Kenyan Chaos a Wake Up Call

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KENYA’S electoral nightmare is a perfect mirror image of what can go wrong if democratic institutions remain weak and amenable to manipulation, especially in emerging nations and democracies.

The electoral debacle in Kenya is a reminder that democracy is never sufficiently entrenched, that it needs constant watch and nurturing. It should also serve as a lesson that those who come to power through democracy are not necessarily its best guardians and champions.

What was once a bastion of democracy and pluralism is now a chaotic shell, bruised and reeling from electoral incompetence and cheating.

All this because of the desire by a few individuals to dominate the political landscape and milk the country for self-enrichment. While politics is supposed to be about service to one’s country and people, things are different in developing countries. Politics in our part of the world is a means to super richness and power to control. It is about being master and not servant, although ideally politicians are supposed to be servants of the people that they serve – the electorate who put them into power.

The Kenyan problem is also a good example of how things can go wrong if tribal domination perceived or real, cronyism and uneven distribution of resources are not brought in check.

Of interest is also the fact that both Mwai Kibaki and Raila Odinga, the two men at the centre of the current political squabble were once comrades in arms. Odinga was part of the movement that helped Kibaki rise to power, ending the reign of Kenya’s strongman, Daniel Arap Moi.

Events in Kenya present lessons for Namibia and the rest of the Southern African region as they forge ahead with consolidating good governance and democracy.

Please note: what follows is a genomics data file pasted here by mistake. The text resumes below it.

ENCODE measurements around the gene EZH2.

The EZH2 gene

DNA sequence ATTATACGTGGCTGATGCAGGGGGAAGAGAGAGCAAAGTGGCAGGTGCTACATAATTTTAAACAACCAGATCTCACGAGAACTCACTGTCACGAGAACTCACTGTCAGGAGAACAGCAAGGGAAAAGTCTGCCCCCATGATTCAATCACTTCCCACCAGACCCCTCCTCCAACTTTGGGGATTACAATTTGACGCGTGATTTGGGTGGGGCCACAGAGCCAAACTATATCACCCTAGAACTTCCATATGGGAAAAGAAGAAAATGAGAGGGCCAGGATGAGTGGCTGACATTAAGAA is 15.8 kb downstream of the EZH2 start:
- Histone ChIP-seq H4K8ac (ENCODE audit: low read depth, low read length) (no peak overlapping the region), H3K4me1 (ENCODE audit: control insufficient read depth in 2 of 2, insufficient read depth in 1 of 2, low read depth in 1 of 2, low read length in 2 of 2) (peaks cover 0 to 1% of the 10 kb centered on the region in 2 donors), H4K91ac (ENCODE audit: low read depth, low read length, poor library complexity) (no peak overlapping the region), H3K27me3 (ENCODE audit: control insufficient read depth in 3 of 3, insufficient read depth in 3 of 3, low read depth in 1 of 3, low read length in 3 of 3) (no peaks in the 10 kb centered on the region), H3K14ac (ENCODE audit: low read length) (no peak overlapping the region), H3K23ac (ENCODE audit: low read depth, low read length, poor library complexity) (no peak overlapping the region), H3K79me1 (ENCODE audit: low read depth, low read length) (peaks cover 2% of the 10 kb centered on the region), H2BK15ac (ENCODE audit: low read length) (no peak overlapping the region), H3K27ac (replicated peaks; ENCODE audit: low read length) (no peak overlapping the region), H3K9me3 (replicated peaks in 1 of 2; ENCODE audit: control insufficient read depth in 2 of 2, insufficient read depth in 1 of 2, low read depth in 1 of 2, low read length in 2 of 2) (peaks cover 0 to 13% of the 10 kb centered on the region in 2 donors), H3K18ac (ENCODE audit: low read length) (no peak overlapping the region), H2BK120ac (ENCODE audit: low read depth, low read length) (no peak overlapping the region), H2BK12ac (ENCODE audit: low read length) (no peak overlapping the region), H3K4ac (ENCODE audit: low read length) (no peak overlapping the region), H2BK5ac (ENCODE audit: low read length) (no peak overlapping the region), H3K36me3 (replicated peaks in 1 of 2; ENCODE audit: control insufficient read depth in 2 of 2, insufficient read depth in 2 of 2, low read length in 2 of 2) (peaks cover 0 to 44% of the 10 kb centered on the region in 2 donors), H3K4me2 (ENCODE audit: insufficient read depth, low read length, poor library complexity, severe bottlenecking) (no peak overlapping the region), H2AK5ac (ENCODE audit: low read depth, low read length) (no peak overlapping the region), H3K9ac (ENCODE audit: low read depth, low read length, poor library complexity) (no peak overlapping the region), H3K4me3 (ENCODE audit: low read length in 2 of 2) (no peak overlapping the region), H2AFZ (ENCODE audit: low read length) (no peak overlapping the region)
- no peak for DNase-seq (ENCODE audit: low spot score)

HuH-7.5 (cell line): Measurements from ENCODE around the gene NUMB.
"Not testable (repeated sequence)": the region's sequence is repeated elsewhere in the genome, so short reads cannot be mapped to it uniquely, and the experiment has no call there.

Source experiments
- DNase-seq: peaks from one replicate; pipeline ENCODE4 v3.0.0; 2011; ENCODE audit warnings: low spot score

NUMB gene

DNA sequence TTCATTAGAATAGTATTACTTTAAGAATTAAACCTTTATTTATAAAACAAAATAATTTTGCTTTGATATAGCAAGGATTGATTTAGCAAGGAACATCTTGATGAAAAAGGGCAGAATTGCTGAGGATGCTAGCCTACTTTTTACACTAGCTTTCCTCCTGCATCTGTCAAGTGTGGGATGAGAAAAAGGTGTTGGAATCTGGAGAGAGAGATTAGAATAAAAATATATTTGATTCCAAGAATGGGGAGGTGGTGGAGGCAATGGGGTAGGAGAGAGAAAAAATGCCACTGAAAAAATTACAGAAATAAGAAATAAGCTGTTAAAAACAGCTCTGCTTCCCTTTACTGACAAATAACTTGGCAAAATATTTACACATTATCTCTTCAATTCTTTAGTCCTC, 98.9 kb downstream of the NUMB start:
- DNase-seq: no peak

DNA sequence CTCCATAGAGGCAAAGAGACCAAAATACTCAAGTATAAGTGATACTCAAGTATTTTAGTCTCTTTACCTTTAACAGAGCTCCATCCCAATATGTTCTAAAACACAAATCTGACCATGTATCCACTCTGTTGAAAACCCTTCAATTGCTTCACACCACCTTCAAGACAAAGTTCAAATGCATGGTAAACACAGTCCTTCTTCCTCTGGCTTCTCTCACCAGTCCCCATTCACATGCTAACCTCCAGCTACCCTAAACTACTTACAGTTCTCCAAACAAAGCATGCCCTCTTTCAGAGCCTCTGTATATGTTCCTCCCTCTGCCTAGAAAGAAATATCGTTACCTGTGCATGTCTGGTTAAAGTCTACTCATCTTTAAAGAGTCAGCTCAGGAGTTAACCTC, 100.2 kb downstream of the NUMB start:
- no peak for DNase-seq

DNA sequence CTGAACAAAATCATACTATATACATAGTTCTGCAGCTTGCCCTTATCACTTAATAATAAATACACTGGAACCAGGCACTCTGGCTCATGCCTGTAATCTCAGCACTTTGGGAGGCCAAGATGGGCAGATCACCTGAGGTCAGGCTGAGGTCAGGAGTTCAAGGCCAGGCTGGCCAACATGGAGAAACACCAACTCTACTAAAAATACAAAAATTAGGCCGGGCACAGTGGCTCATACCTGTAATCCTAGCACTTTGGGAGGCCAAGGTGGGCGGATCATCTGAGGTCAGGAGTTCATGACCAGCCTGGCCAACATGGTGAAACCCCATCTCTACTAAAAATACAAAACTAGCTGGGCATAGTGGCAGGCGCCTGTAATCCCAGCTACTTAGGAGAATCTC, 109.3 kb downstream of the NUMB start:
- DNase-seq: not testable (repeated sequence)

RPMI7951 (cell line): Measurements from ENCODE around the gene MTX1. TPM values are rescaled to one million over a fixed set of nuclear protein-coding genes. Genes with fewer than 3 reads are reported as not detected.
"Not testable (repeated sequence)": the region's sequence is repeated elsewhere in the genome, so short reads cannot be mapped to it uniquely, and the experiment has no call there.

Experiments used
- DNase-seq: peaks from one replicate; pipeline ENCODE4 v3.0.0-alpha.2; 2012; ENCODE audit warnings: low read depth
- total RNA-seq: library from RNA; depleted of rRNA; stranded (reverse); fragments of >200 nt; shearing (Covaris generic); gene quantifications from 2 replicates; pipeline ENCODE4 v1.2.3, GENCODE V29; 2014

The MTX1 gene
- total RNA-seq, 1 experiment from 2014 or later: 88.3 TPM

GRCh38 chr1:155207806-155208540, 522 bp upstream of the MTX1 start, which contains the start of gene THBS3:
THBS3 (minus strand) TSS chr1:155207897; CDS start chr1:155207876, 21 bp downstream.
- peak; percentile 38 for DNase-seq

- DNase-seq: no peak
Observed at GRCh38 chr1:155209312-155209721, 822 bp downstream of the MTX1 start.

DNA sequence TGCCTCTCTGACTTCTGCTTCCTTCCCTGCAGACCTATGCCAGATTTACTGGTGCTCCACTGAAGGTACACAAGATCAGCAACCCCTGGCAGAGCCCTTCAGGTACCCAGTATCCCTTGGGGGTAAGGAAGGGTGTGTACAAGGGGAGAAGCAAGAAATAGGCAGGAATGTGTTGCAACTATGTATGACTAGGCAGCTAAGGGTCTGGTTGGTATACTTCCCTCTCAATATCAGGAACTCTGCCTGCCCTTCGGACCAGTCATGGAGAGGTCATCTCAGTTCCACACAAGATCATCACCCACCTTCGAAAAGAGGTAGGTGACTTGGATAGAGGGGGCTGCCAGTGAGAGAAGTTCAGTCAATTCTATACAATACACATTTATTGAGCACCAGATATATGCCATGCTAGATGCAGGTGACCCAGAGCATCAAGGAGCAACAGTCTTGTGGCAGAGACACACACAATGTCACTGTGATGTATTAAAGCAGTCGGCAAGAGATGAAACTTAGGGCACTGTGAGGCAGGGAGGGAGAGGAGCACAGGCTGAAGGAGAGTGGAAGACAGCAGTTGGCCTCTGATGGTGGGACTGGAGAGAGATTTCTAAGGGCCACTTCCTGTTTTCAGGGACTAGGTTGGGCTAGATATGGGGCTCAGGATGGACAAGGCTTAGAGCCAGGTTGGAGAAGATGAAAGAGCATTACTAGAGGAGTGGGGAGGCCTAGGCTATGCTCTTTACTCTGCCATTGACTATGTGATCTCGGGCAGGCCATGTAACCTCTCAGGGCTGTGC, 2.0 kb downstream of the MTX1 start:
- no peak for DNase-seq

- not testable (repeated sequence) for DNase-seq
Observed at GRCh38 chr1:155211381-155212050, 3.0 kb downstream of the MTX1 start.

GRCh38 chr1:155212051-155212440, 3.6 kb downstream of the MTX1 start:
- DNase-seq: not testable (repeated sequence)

The political environment in some of the SADC countries is becoming somewhat turbulent with rising political tensions and anxiety as the region reaches a defining moment in terms of democratisation and as opposition emerges from unexpected quarters.

The political tradition in our part of the world has been that comrades wrestle power from non-comrades and that succession is pre-determined. That is now changing as can be attested to by events here at home and elsewhere in the region including South Africa.

It is the dichotomy of this change that is a source of some of the political troubles and turbulence that we are currently experiencing.

What is supposed to be healthy competition for positions in some instances has tended to poison relations between the different players hence political tension.

The Kenyan electoral debacle should thus serve as a wake up call for emerging democracies like Namibia.

Let us learn to manage change and transition albeit carefully because resisting change is not an option. Let us not only preach national unity but practice oneness because as events in Kenya have shown, it is easy for tribes to turn swords on each other even after many years of independence and having a united nation.

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